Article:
Maia Chiburdanidze (Georgian: მაია ჩიბურდანიძე; born 17 January 1961) is a Georgian chess grandmaster, and the seventh Women's World Chess Champion. She is the only chess player in history who has won nine Chess Olympiads. Maia is one of the very few women who has won a top-class grandmaster tournament. Chiburdanidze's FIDE Elo rating in the January 2010 list is 2514, and she is still the 11th highest rated female player in the world.
Maia Chiburdanidze was born in Kutaisi, Georgian Soviet Socialist Republic, USSR and started playing chess around the age of eight. She became the USSR girls' champion in 1976 and a year later she won the Soviet women's title. In 1977 she was awarded the title of Woman Grandmaster.
Women's World Champion (1978–91)[change | change source]
Chiburdanidze finished 2nd in the Tbilisi Women's Interzonal (1976), thereby qualifying for the 1977 candidates matches. She advanced through to the Candidates Final, where she beat Alla Kushnir by 7½–6½ to set up a world title match in Pitsunda, Georgia, against Nona Gaprindashvili, the reigning women's world champion. Chiburdanidze defeated Gaprindashvili by 8½–6½. Then 17, she was and still is the youngest to win the Women's World Chess Championship.
She successfully defended her title four times. In 1981 she drew a tough match 8–8 against Nana Alexandria, in Tbilisi, but kept the title as Champion. Three years later she played Irina Levitina in Volgograd, Russia and won convincingly by 8–5. The next defense came against Elena Akhmilovskaya in Sofia in 1986, and Chiburdanidze won the match by 8½–5½. In 1988 she retained her title again by narrowly winning a match in Telavi, Georgia against Nana Ioseliani by 8½–7½.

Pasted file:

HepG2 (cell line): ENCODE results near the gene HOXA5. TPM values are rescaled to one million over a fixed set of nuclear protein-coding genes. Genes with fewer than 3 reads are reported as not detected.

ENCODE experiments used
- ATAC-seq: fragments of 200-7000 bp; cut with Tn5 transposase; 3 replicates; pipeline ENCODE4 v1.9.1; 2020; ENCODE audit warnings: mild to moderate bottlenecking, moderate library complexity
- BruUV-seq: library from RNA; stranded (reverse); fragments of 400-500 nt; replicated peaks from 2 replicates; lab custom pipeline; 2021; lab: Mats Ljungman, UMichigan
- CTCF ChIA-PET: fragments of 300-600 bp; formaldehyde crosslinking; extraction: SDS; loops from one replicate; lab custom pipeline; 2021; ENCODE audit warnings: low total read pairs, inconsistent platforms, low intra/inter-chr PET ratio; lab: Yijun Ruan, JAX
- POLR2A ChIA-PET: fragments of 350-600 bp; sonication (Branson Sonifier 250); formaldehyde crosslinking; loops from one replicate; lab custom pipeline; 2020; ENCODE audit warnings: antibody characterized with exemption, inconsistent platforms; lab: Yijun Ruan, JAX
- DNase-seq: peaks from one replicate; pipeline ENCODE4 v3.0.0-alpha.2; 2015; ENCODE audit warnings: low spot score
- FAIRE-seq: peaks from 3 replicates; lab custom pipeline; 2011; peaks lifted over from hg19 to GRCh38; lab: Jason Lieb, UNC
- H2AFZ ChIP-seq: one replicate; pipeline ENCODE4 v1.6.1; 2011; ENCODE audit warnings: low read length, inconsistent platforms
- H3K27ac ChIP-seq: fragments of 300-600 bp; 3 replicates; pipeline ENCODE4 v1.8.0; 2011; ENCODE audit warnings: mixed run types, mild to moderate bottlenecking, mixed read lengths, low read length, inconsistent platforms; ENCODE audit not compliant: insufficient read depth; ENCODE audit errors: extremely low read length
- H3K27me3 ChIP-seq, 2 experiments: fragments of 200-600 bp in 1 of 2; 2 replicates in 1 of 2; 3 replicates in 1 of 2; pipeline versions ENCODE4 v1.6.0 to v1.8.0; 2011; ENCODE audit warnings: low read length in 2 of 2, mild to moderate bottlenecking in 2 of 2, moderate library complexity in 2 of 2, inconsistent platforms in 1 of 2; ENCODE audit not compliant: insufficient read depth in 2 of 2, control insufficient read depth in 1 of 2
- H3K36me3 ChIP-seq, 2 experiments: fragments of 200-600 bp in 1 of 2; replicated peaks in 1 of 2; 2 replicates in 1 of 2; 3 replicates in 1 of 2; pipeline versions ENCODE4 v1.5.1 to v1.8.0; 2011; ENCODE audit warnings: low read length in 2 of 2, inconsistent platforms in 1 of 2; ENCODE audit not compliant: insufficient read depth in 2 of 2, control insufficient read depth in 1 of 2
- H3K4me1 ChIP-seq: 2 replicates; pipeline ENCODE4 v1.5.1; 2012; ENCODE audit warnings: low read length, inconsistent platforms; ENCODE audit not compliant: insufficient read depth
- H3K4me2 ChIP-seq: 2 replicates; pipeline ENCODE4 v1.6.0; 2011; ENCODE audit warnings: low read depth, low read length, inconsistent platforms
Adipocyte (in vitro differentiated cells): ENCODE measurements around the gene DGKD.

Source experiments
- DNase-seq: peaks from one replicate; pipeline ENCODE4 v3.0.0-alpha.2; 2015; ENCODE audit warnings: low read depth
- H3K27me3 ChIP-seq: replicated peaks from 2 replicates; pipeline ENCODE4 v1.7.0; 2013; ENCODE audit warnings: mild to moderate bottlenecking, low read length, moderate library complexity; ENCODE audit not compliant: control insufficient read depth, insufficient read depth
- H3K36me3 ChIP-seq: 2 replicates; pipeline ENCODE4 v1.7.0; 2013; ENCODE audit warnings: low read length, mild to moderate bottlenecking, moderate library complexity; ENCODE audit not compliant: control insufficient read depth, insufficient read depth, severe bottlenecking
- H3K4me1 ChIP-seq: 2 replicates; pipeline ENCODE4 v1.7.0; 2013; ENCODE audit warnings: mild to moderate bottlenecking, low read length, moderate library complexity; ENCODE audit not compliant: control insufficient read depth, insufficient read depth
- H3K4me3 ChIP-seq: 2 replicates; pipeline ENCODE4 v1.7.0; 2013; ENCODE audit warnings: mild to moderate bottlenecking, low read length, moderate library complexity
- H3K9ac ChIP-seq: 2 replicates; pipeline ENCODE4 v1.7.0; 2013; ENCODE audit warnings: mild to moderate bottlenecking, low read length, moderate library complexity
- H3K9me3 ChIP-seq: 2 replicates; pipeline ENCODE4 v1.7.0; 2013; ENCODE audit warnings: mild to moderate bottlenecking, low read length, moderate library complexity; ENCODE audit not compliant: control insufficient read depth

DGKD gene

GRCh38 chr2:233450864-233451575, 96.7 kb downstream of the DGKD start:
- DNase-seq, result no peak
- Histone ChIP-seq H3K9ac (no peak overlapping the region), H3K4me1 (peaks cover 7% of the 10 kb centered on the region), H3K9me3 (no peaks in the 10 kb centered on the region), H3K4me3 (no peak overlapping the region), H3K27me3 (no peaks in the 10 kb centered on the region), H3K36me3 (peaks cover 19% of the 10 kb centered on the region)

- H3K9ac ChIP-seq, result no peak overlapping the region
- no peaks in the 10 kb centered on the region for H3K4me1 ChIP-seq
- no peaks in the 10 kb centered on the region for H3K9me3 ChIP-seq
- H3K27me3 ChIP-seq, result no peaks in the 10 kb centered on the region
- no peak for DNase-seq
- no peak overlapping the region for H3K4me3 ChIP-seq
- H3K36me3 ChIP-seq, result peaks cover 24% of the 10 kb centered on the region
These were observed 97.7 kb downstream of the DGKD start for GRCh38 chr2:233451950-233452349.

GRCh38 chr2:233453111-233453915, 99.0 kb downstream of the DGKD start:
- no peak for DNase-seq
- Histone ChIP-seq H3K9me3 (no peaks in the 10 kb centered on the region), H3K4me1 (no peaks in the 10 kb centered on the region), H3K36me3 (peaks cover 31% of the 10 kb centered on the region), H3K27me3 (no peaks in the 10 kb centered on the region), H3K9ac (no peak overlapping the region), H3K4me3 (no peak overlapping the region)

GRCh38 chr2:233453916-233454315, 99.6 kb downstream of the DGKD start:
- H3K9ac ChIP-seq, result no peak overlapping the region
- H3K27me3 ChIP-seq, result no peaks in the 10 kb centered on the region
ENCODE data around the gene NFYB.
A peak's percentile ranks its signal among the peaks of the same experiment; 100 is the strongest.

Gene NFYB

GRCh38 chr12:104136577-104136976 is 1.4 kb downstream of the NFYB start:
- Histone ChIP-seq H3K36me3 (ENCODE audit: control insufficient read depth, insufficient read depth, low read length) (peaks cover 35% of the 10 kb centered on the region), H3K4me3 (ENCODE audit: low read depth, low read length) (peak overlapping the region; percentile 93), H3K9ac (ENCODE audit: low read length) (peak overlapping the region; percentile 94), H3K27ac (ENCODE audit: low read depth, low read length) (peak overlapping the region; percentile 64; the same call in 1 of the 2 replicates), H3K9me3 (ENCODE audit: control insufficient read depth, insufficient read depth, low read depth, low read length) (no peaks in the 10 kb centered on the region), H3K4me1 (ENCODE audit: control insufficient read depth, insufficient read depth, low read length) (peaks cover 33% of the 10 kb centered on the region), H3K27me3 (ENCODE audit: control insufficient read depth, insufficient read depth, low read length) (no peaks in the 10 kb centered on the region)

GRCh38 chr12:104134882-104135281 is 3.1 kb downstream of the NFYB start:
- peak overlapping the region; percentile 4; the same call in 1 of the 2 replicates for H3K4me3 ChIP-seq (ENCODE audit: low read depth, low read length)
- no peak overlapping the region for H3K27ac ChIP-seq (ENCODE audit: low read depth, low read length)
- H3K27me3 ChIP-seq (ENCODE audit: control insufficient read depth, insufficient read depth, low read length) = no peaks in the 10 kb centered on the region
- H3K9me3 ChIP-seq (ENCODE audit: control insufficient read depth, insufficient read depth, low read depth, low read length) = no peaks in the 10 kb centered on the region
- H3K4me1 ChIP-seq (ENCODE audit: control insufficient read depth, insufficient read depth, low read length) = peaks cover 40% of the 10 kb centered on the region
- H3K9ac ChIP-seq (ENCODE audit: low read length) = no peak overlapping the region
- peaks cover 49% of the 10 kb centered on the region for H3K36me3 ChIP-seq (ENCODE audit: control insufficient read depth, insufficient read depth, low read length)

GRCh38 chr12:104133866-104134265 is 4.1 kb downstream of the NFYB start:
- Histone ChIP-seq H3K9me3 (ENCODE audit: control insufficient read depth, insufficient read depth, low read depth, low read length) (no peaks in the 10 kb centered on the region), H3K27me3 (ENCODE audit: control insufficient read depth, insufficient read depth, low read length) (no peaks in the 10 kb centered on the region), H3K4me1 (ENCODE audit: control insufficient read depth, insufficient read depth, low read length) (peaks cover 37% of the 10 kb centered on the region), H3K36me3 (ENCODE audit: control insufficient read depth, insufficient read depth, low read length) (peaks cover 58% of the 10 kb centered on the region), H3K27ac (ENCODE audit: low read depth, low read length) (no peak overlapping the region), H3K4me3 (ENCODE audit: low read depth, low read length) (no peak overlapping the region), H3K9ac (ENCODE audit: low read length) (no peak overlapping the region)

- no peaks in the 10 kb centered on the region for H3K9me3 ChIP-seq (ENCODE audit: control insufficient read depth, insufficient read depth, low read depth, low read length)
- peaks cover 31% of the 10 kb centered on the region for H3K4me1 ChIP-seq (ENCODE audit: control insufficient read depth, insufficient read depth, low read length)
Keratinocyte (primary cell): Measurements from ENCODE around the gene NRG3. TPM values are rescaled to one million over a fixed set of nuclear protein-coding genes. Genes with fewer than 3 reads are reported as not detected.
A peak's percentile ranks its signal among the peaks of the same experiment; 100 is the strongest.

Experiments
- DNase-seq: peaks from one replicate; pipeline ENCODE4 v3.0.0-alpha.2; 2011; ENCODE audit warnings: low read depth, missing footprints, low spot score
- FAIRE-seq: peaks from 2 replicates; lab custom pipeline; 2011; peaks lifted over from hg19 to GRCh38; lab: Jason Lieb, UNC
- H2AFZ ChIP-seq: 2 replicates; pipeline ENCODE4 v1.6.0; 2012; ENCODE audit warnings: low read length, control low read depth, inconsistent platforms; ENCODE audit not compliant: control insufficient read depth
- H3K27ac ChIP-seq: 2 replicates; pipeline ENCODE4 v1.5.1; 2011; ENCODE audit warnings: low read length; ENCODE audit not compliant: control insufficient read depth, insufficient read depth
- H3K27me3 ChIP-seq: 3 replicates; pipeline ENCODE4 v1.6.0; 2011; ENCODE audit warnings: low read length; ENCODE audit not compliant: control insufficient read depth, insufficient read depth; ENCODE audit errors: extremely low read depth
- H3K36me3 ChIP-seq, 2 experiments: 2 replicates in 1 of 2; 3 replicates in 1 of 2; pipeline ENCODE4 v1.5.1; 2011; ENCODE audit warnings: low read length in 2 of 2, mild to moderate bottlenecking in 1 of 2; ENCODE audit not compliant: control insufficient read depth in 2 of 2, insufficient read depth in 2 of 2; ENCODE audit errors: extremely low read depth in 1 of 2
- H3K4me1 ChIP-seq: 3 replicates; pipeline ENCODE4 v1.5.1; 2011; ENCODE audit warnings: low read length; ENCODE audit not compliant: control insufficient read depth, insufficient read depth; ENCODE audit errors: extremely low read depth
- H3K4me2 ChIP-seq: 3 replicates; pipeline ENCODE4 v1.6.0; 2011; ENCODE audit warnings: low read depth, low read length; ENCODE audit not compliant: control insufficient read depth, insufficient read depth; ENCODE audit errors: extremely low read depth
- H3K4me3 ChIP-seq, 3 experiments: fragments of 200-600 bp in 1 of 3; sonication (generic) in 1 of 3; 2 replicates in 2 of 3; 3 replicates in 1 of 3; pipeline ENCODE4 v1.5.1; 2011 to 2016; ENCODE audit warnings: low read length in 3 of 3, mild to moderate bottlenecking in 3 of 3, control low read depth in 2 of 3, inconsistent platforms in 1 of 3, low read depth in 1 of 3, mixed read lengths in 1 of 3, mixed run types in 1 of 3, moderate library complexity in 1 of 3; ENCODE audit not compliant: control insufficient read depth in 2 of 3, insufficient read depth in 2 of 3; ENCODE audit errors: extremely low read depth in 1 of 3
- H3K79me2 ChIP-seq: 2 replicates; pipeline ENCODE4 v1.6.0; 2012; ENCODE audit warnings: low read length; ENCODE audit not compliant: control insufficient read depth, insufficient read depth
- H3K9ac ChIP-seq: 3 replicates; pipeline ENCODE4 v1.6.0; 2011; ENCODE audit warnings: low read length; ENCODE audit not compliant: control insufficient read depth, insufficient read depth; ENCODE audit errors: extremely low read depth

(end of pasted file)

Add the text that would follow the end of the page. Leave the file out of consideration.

Losing the title[change | change source]
Xie Jun of China won the right to challenge for the world championship in February 1991. Chiburdanidze lost her crown to the young Chinese player in Manila by 8½–6½. Her reign was the third longest, at 14 years, behind only that of the first women's champion, Vera Menchik, who reigned for 17 years from 1927 until her death in 1944, and that of Gaprindashvili's 16 years.
She has attempted to regain the world title but, with the rise of the Chinese women and the formidable Polgár sisters, this has not proved possible.
Other chess achievements[change | change source]
Chiburdanidze, like many of the top women players, is not impressed with 'women's chess' in general, and she prefers to play chess with men. She has played extensively in men's tournaments around the world and her best form was seen in the 1980s and early 1990s. She was 1st in tournaments at New Delhi (1984) and Banja Luka (1985) and equal third at the very strong Bilbao 1987. In the next decade she finished 1st at Belgrade (1992), Vienna (1993) and Lippstadt (1995).
She was a key member of the USSR team that dominated the women's Olympiads of the 1980s. When Georgia achieved independence from the Soviet Union in 1990, she played board 1 for the new Georgian national team that won four gold medals, in 1992, 1994, 1996 and 2008.
She also played in the European Team Championships of 1997 when Georgia won the gold medal. In the 2008 Dresden Olympiad, she played on board 1 for Georgia, which won the gold medal (1st place). She won the gold medal for best performance.
Related pages[change | change source]
References[change | change source]
- New In Chess 1986, #7, p66–68
- "FIDE Online. FIDE Top players - Top 100 Women March 2010". ratings.fide.com. Retrieved 23 April 2010.
- "The chess games of Maia Chiburdanidze". chessgames.com. Retrieved 23 April 2010.
- Gaige, Jeremy (1987), Chess personalia, a biobibliography, McFarland, ISBN 0-7864-2353-6
- "Rank and File Chess Magazine". chessdryad.com. Retrieved 23 April 2010.
Other websites[change | change source]
- "Chiburdanidze, Maia FIDE Chess Profile". ratings.fide.com. Retrieved 23 April 2010.